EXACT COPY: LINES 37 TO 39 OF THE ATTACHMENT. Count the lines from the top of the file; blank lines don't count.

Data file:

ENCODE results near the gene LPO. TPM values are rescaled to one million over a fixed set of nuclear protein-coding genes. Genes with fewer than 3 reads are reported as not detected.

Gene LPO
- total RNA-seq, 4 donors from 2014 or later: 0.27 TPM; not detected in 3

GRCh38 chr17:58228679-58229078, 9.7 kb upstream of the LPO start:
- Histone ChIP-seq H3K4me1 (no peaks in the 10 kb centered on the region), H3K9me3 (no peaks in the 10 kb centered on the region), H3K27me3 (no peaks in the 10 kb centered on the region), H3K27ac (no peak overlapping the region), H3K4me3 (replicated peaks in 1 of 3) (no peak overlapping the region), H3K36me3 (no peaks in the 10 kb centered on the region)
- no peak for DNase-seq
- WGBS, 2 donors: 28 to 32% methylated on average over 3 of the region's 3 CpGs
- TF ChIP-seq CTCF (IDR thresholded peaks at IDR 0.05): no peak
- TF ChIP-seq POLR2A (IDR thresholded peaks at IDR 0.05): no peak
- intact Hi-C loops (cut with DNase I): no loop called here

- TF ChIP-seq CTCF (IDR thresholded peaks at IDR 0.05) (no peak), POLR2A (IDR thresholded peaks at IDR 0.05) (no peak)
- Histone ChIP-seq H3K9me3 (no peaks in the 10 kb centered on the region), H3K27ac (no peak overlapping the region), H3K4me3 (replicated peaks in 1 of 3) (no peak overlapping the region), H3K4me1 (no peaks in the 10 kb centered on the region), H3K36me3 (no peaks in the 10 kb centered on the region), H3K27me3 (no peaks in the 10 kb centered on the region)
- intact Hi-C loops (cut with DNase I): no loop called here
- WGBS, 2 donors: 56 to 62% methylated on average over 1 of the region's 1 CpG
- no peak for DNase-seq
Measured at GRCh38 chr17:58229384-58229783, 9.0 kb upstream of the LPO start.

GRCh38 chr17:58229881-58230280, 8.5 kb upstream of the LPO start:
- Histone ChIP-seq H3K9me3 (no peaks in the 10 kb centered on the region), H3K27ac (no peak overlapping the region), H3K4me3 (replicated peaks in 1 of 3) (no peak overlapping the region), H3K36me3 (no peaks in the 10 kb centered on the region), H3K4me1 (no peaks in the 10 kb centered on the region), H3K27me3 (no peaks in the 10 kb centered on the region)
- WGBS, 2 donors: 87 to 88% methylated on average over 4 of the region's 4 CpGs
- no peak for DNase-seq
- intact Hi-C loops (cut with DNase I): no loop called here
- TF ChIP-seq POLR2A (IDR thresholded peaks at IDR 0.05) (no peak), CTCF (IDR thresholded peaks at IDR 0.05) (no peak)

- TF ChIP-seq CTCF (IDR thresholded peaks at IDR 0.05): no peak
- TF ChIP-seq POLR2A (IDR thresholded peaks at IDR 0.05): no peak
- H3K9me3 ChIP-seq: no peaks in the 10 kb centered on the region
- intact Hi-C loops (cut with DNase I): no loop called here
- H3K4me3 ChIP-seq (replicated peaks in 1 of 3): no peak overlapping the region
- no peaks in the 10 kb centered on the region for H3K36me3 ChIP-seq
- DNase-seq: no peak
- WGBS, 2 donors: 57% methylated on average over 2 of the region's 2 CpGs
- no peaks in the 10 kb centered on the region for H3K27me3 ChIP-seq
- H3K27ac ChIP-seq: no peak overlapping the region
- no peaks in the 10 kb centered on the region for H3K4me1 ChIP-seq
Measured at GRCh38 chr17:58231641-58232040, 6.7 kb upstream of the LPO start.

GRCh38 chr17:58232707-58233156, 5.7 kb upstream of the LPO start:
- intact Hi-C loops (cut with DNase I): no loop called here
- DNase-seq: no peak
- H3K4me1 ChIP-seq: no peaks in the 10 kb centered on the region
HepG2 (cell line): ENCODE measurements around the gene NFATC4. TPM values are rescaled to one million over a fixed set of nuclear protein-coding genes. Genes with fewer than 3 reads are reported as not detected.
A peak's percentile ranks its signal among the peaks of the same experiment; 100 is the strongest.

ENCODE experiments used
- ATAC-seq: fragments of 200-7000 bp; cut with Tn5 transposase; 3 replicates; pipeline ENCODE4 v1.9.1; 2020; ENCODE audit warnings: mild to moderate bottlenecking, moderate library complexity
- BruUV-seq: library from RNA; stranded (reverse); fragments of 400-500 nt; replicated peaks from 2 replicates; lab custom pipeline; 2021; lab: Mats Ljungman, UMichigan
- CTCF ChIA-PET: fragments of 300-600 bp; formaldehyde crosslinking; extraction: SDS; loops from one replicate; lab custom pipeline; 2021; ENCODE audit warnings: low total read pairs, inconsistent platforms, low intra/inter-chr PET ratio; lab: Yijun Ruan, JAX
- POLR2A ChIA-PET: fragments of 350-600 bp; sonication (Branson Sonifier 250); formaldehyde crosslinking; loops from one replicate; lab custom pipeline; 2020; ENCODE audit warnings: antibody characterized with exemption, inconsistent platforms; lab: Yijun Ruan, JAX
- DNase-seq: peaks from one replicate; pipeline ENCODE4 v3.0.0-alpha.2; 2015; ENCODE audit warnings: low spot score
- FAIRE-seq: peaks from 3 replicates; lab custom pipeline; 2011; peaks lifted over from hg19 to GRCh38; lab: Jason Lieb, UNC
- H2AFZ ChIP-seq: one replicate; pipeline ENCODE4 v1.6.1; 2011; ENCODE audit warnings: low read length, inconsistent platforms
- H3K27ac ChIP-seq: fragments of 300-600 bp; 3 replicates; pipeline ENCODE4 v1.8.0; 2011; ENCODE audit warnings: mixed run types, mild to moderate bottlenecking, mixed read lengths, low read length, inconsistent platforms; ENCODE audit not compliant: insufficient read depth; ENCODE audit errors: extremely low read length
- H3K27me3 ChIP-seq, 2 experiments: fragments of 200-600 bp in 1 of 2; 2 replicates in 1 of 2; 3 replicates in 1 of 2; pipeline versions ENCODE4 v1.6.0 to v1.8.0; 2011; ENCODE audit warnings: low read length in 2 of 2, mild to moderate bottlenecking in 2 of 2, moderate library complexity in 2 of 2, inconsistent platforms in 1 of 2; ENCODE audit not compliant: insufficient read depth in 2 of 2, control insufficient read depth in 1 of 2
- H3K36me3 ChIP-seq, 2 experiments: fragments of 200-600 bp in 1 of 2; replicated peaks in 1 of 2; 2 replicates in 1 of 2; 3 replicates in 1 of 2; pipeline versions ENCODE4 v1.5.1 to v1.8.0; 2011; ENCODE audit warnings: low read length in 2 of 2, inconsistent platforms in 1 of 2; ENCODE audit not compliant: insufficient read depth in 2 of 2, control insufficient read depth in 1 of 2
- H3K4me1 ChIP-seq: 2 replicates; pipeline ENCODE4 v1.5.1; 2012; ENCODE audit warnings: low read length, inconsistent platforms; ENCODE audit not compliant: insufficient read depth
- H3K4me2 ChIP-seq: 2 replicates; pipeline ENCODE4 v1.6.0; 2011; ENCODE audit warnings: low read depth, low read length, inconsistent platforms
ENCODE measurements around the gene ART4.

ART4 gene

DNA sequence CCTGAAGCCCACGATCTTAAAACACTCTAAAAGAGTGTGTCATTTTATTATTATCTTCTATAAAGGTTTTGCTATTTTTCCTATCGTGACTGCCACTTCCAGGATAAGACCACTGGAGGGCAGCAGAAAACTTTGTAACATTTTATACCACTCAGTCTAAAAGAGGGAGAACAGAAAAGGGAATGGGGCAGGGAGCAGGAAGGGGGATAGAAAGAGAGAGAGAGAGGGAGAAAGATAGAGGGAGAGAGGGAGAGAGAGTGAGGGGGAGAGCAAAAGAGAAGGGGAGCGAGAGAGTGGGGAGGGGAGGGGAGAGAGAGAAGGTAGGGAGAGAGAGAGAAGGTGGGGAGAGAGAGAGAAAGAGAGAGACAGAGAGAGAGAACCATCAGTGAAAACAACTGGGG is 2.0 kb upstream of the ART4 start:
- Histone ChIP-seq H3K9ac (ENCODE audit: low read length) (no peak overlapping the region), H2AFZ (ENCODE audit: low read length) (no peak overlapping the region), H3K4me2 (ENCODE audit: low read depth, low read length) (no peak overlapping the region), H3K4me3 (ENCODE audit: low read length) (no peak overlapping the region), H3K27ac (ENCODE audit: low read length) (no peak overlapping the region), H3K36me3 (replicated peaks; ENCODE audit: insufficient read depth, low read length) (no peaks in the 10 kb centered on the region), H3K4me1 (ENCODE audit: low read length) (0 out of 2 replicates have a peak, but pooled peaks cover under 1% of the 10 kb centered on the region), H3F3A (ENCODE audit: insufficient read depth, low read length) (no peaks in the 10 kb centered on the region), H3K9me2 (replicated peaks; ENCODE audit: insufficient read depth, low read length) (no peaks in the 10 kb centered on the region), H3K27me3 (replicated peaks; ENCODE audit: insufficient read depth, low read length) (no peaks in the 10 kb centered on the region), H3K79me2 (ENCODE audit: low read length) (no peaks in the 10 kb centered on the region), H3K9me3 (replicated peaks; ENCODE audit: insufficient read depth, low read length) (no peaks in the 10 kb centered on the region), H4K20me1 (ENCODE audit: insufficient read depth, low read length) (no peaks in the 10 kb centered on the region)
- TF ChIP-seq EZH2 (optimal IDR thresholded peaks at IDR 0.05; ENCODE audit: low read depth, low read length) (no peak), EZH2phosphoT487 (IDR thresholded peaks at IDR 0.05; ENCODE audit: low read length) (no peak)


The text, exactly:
- DNase-seq: no peak
- H3K4me1 ChIP-seq: no peaks in the 10 kb centered on the region
HepG2 (cell line): ENCODE measurements around the gene NFATC4. TPM values are rescaled to one million over a fixed set of nuclear protein-coding genes. Genes with fewer than 3 reads are reported as not detected.